After School Matters University Program Offers Teens 10-Week Immersive College Exploration Program

Many teens find the transition from high school to college intimidating. From the possibility of leaving home to the endless choices of classes and career paths, graduating seniors face many stressors during this critical time.

The After School Matters University (ASMU) program worked with over 80 ambitious teenagers this spring. They embarked on a journey of exploration, visiting colleges and universities across the Midwest. During their time with ASMU, students delved into financial literacy with the organizations Ladder Up and Shine Bright. The ASMU program, designed to support young people in college and career preparation, offers teens all-expenses-paid college visits, access to mentors, and a stipend for their participation.

Throughout the 10-week program, high school teens were not just visitors but active participants in the college experience. They explored schools like National Louis University, University of Wisconsin-Madison, UIUC’s Grainger College of Engineering, and Purdue University, gaining firsthand knowledge about admissions, workshops, and campus life. This immersive experience undeniably transformed their horizons and ignited new aspirations, painting a promising future.

After School Matters University program students visit Shine Bright Community Center
After School Matters University program students visit Shine Bright Community Center | Photo courtesy of After School Matters

The Spring session kicked off with a visit to  National Louis University. Teens were welcomed to the downtown Chicago campus and learned about study abroad opportunities, honors programs, and individualized support for students. While touring the campus, teens viewed the Crime Simulation Lab, the STEM Lab, the Digital Media Lab, students’ lounges, and music rooms. 

“I learned that NLU offers many majors and has many supports for its students.” – Amanda T.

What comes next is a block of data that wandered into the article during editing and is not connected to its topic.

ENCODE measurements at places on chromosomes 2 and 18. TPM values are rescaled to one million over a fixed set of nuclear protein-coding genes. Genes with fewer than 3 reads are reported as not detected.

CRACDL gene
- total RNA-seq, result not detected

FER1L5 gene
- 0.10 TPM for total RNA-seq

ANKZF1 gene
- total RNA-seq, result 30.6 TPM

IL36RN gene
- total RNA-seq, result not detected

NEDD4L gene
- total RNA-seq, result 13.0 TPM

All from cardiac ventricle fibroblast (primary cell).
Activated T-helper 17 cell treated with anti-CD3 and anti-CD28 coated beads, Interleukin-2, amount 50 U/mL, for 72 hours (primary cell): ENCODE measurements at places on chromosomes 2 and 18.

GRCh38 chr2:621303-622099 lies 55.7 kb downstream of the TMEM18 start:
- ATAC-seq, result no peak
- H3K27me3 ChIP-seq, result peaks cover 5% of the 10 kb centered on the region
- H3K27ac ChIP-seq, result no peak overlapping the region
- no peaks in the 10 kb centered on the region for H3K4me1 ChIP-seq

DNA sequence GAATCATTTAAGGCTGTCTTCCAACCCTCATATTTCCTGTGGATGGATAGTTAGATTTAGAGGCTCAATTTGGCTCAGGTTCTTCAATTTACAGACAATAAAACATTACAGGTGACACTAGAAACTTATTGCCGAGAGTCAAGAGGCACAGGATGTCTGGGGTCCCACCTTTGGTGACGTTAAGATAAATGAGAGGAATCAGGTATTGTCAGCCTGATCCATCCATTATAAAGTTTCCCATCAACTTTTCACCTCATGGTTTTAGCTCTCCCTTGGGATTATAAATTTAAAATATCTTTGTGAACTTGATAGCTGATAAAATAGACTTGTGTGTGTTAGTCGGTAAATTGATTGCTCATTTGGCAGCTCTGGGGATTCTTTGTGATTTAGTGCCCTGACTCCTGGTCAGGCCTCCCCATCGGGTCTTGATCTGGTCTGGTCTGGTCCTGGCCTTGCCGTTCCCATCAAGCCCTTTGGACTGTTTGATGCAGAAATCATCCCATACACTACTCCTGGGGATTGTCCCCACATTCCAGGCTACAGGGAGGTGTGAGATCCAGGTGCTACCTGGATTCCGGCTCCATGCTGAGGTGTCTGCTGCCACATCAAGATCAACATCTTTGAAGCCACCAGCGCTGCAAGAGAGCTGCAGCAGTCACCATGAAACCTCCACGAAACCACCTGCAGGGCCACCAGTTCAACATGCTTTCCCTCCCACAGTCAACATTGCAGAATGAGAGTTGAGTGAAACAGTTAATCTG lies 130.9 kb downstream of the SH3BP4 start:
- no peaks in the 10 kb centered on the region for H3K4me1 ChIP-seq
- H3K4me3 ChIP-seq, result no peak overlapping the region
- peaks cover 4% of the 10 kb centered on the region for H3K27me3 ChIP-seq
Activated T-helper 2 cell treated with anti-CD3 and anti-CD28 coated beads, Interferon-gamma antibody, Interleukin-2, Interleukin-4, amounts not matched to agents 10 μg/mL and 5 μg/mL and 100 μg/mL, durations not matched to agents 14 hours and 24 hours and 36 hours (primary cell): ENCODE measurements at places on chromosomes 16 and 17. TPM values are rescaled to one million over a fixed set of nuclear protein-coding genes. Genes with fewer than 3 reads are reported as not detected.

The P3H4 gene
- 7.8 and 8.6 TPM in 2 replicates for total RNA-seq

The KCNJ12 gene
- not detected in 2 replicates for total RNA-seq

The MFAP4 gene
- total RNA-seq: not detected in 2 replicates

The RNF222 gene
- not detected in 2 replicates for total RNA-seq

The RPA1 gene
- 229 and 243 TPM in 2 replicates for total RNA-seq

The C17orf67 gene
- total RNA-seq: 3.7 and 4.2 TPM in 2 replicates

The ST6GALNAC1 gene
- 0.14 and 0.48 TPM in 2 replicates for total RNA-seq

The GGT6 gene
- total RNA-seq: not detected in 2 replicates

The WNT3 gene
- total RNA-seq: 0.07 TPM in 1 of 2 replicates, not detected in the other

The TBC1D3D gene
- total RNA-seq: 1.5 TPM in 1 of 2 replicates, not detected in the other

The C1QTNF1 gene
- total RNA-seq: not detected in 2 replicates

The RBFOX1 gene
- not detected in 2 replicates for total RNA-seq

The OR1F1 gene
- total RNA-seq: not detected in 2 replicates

Next, participants traveled to the University of Wisconsin-Madison. The Office of Diversity, Equity, and Inclusion hosted a student-led panel discussion for ASMU teens, during which they gained valuable insights into the various schools at UW-Madison, explored different career paths, and had the opportunity to ask questions. 

“The highlight of the visit was definitely the food science program where they showed us the chemical reactions on how foods go bad.” – Mariah G.

Next, on their college tour, the teens explored Grainger College of Engineering at the University of Illinois at Urbana Champaign (UIUC) . Faculty and staff led ASMU teens in building bridges, catapults, and gravity-defying structures. Current Engineering students at UIUC took the high schoolers on a tour of the Engineering department, where they saw microelectronic and semiconductor labs, an earthquake simulator, and a weather simulation room. The Grainger College of Engineering offered the ASMU teens a wealth of information about pre-college programs and STEM opportunities for women. 

“A highlight at Urbana was the STEM project where we had to create a bridge using popsicle sticks and see if it can withstand a 5-pound weight.” – Michael O.

After School Matters University Program visit to University of Illinois Urbana-Champaign
After School Matters University Program visit to University of Illinois Urbana-Champaign | Photo courtesy of After School Matters

Lastly, the participants visited  Purdue Universityand toured the Robert L. Ringel Gallery, where they experienced beautiful artwork. Theater students in the Yue-Kong Pao Hall of Visual and Performing Arts program shared details about their costume designs and transforming black boxes for upcoming plays. ASMU participants toured the Black Cultural Center and the Latino Cultural Center, learning about Purdue’s diverse history, available resources, and safe spaces for students of color on campus. 

After School Matters University program teens visit Purdue University
Students participating in After School Matters University Program visit Purdue University | Photo courtesy of After School Matters

“The center where people of color can mingle and make connections [Black Cultural Center], you can [study abroad] and it will be paid for you.” – Hikmat O.

The teens ended their 10-week program session by engaging in financial literacy workshops. They learned essential skills in budgeting, investing, and deciphering financial aid letters alongside Ladder Up and  Shine Bright experts.

How To Help

After School Matters is a nonprofit organization that annually supports up to 19,000 teens across the Chicago area with paid opportunities to develop their talents while gaining critical skills for work, college, and beyond.

Your donation will help After School Matters continue to connect young adults with quality programs to help them reach their full potential.

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